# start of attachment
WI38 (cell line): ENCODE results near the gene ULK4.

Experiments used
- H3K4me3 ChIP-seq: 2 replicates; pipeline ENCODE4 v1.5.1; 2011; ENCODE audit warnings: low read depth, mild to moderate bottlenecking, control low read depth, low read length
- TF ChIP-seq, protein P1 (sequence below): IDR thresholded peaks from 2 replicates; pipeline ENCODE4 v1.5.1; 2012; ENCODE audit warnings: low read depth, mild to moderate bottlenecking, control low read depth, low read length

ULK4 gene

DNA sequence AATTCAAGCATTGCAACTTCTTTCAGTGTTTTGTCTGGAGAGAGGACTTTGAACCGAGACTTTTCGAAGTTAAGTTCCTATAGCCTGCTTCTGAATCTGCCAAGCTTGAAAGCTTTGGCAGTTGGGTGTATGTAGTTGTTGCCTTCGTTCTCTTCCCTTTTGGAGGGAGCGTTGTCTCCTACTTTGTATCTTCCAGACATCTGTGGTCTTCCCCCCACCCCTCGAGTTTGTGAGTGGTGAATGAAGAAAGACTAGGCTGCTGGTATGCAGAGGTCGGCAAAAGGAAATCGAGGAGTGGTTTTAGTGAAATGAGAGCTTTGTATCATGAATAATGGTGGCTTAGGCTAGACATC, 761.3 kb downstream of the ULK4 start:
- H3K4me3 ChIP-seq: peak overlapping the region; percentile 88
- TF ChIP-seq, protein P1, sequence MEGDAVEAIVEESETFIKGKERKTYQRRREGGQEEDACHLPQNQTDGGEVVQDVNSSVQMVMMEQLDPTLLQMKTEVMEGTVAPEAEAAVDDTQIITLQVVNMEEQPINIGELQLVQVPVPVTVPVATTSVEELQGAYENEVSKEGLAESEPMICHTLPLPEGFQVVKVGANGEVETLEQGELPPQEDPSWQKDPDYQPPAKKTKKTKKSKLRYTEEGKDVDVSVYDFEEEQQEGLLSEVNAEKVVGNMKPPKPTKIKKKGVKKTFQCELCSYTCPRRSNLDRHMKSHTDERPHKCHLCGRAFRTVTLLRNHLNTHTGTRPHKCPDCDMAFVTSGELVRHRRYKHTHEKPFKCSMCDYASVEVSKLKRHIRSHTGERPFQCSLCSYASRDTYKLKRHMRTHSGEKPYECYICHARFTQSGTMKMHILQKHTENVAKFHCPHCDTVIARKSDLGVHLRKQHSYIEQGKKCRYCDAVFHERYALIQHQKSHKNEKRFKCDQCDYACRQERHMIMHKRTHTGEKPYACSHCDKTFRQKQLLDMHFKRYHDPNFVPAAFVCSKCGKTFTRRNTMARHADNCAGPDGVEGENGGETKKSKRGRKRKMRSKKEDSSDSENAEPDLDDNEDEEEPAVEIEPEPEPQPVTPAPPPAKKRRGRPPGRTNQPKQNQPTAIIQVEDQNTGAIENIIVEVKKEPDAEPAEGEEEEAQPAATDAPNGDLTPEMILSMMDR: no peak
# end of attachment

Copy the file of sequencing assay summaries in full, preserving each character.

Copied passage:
WI38 (cell line): ENCODE results near the gene ULK4.

Experiments used
- H3K4me3 ChIP-seq: 2 replicates; pipeline ENCODE4 v1.5.1; 2011; ENCODE audit warnings: low read depth, mild to moderate bottlenecking, control low read depth, low read length
- TF ChIP-seq, protein P1 (sequence below): IDR thresholded peaks from 2 replicates; pipeline ENCODE4 v1.5.1; 2012; ENCODE audit warnings: low read depth, mild to moderate bottlenecking, control low read depth, low read length

ULK4 gene

DNA sequence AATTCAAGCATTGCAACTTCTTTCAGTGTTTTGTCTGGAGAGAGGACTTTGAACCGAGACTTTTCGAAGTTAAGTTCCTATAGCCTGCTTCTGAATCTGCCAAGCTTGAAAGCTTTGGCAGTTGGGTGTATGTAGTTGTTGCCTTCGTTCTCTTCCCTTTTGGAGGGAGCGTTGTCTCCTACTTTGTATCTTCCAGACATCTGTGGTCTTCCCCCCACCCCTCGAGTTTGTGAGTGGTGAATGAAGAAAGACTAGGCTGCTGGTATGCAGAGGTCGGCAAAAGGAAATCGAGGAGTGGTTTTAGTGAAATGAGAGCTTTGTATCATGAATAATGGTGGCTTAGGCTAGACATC, 761.3 kb downstream of the ULK4 start:
- H3K4me3 ChIP-seq: peak overlapping the region; percentile 88
- TF ChIP-seq, protein P1, sequence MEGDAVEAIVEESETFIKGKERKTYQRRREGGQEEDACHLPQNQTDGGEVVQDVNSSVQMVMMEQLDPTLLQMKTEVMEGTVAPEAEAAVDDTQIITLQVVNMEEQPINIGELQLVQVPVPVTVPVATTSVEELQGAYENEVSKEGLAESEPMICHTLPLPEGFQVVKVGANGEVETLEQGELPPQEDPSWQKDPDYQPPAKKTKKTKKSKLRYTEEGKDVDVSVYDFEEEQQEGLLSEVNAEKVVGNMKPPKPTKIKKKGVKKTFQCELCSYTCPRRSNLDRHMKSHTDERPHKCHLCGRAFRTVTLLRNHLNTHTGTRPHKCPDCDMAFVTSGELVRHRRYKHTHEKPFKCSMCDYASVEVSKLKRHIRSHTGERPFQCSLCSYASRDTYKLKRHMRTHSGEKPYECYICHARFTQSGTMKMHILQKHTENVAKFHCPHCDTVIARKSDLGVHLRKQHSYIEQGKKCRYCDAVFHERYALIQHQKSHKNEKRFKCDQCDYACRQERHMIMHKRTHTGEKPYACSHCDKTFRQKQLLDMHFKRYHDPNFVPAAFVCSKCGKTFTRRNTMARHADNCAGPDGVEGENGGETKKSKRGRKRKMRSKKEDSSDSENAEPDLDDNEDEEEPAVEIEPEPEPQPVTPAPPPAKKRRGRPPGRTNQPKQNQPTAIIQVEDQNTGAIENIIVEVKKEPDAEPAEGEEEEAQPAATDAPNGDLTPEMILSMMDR: no peak